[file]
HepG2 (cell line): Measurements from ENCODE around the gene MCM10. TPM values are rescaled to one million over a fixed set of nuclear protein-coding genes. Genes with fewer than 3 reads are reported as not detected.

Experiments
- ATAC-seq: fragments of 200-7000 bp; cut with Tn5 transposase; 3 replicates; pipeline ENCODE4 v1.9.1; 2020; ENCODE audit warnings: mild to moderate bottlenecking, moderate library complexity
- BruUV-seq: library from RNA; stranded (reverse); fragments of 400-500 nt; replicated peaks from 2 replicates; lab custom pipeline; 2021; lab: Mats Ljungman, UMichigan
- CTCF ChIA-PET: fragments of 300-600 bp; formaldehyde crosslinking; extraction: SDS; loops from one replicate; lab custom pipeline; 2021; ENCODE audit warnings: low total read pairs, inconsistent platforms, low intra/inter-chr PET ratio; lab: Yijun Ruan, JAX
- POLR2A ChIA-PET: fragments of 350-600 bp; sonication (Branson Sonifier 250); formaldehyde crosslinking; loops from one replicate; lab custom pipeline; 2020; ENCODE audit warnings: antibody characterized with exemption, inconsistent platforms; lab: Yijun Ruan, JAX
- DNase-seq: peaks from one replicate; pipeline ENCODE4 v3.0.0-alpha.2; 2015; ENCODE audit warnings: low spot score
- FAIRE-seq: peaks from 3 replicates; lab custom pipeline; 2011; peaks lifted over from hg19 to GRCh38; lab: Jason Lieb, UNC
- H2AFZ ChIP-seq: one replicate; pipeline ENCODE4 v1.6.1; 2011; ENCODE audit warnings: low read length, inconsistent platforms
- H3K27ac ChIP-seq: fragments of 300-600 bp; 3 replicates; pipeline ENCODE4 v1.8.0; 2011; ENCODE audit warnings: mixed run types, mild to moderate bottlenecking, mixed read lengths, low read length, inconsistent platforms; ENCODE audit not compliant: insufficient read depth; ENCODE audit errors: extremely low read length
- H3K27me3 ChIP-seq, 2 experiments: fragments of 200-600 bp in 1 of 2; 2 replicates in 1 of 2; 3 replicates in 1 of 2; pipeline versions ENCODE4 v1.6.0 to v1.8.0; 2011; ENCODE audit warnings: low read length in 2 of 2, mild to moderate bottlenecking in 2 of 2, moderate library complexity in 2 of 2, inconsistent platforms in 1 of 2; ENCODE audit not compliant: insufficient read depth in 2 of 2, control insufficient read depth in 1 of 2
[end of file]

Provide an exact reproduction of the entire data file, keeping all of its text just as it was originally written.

HepG2 (cell line): Measurements from ENCODE around the gene MCM10. TPM values are rescaled to one million over a fixed set of nuclear protein-coding genes. Genes with fewer than 3 reads are reported as not detected.

Experiments
- ATAC-seq: fragments of 200-7000 bp; cut with Tn5 transposase; 3 replicates; pipeline ENCODE4 v1.9.1; 2020; ENCODE audit warnings: mild to moderate bottlenecking, moderate library complexity
- BruUV-seq: library from RNA; stranded (reverse); fragments of 400-500 nt; replicated peaks from 2 replicates; lab custom pipeline; 2021; lab: Mats Ljungman, UMichigan
- CTCF ChIA-PET: fragments of 300-600 bp; formaldehyde crosslinking; extraction: SDS; loops from one replicate; lab custom pipeline; 2021; ENCODE audit warnings: low total read pairs, inconsistent platforms, low intra/inter-chr PET ratio; lab: Yijun Ruan, JAX
- POLR2A ChIA-PET: fragments of 350-600 bp; sonication (Branson Sonifier 250); formaldehyde crosslinking; loops from one replicate; lab custom pipeline; 2020; ENCODE audit warnings: antibody characterized with exemption, inconsistent platforms; lab: Yijun Ruan, JAX
- DNase-seq: peaks from one replicate; pipeline ENCODE4 v3.0.0-alpha.2; 2015; ENCODE audit warnings: low spot score
- FAIRE-seq: peaks from 3 replicates; lab custom pipeline; 2011; peaks lifted over from hg19 to GRCh38; lab: Jason Lieb, UNC
- H2AFZ ChIP-seq: one replicate; pipeline ENCODE4 v1.6.1; 2011; ENCODE audit warnings: low read length, inconsistent platforms
- H3K27ac ChIP-seq: fragments of 300-600 bp; 3 replicates; pipeline ENCODE4 v1.8.0; 2011; ENCODE audit warnings: mixed run types, mild to moderate bottlenecking, mixed read lengths, low read length, inconsistent platforms; ENCODE audit not compliant: insufficient read depth; ENCODE audit errors: extremely low read length
- H3K27me3 ChIP-seq, 2 experiments: fragments of 200-600 bp in 1 of 2; 2 replicates in 1 of 2; 3 replicates in 1 of 2; pipeline versions ENCODE4 v1.6.0 to v1.8.0; 2011; ENCODE audit warnings: low read length in 2 of 2, mild to moderate bottlenecking in 2 of 2, moderate library complexity in 2 of 2, inconsistent platforms in 1 of 2; ENCODE audit not compliant: insufficient read depth in 2 of 2, control insufficient read depth in 1 of 2